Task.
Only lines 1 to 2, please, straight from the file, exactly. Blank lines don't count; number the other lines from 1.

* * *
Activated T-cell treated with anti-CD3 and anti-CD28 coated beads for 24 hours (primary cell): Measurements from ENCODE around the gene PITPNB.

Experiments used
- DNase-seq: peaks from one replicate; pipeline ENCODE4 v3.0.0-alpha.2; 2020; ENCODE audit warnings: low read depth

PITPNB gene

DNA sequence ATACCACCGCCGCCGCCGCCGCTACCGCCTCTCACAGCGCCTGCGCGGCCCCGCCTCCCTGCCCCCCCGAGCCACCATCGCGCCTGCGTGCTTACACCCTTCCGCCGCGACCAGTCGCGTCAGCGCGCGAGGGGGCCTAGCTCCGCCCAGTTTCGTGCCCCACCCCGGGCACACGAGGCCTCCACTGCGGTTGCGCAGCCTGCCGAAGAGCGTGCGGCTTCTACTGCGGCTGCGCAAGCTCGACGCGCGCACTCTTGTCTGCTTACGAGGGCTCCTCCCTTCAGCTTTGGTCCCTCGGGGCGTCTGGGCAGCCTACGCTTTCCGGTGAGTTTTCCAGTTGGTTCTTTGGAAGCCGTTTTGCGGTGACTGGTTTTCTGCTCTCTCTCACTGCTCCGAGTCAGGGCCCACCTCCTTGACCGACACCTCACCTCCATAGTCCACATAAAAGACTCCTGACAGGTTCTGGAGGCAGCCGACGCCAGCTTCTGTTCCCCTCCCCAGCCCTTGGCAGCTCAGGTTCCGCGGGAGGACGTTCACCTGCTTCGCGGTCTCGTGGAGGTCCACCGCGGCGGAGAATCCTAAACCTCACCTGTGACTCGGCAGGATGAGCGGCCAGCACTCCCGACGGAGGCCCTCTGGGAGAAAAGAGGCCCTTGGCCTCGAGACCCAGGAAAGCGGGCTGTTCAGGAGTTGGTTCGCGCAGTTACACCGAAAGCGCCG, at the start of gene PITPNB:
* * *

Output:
Activated T-cell treated with anti-CD3 and anti-CD28 coated beads for 24 hours (primary cell): Measurements from ENCODE around the gene PITPNB.

Experiments used